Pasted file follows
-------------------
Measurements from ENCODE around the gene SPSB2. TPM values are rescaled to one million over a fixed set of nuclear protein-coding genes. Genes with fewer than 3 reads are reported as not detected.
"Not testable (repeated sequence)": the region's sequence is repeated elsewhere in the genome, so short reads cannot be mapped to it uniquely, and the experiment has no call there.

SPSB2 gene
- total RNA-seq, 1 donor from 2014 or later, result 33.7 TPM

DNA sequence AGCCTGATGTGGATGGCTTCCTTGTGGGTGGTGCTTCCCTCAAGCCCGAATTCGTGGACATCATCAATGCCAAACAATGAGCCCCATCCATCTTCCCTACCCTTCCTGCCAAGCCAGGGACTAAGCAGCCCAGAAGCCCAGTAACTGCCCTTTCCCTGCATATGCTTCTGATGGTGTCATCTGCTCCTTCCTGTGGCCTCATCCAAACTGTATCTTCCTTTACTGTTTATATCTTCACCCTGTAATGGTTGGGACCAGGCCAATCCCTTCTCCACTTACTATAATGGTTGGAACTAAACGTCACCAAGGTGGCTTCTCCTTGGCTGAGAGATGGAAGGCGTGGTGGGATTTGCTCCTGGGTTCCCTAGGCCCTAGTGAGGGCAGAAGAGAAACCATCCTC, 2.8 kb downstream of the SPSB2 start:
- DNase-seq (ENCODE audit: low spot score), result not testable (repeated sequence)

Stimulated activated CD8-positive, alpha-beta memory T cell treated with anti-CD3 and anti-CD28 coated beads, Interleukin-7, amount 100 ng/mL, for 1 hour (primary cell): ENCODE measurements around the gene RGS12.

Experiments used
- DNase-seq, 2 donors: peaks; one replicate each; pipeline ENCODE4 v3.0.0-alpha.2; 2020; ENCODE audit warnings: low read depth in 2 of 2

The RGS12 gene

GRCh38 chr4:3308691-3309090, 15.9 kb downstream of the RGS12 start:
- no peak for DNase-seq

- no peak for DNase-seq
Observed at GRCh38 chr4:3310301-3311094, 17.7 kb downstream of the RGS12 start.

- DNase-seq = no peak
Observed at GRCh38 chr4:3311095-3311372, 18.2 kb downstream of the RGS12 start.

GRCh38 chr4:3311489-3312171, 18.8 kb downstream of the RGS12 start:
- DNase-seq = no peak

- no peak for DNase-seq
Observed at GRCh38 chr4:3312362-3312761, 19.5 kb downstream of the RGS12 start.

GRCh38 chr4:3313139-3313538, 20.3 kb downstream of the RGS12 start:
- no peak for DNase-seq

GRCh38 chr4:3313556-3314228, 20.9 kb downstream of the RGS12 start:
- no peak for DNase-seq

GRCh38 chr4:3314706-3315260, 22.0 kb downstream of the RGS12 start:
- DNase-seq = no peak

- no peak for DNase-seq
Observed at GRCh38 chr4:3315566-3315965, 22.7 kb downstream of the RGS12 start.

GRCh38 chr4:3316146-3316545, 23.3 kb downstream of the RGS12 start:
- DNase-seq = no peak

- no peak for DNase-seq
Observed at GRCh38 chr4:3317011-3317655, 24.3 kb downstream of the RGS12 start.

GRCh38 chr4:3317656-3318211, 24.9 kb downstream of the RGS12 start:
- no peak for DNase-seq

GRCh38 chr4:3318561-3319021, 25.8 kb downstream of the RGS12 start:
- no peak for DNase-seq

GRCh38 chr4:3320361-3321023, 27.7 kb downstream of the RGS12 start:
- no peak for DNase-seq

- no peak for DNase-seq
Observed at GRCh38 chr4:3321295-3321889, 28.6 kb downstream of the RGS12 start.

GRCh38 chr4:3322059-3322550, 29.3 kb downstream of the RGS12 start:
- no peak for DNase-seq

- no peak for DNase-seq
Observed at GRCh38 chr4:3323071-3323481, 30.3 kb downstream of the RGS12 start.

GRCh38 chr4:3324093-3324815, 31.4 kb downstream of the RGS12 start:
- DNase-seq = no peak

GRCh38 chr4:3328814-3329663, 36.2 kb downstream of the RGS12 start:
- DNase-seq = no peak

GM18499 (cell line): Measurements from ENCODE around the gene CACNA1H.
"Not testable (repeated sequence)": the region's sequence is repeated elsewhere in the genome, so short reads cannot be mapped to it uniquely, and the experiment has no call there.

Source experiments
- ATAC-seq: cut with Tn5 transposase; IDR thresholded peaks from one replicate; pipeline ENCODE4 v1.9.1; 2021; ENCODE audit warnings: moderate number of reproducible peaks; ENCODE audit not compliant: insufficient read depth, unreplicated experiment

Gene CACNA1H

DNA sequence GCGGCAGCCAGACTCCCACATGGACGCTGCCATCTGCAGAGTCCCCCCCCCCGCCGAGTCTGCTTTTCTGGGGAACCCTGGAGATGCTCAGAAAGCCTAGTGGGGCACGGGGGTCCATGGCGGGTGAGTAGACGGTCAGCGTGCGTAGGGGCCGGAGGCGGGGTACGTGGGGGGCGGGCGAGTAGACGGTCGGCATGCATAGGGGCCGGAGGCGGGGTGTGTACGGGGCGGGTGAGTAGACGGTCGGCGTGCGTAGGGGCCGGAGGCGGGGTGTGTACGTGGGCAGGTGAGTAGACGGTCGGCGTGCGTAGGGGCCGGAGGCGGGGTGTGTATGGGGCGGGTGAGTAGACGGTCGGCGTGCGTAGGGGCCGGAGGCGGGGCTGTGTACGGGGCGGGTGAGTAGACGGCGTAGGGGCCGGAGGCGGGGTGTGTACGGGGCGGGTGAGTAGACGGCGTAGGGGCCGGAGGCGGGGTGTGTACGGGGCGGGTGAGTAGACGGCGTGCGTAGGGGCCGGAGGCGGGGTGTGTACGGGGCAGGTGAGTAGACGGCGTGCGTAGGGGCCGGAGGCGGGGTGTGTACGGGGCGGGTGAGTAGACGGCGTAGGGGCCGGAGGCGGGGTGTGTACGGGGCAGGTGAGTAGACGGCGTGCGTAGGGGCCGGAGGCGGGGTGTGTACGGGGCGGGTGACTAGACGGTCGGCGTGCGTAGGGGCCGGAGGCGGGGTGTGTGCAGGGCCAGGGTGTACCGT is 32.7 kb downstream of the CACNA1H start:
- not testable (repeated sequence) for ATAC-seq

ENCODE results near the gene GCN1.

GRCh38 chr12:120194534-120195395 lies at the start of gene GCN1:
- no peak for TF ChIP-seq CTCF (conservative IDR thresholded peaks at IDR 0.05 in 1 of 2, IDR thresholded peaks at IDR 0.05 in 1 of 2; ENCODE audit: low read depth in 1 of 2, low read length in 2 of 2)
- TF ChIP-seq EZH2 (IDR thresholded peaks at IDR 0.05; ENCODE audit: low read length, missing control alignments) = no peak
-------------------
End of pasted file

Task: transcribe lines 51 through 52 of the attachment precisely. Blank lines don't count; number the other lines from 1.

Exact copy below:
Source experiments
- ATAC-seq: cut with Tn5 transposase; IDR thresholded peaks from one replicate; pipeline ENCODE4 v1.9.1; 2021; ENCODE audit warnings: moderate number of reproducible peaks; ENCODE audit not compliant: insufficient read depth, unreplicated experiment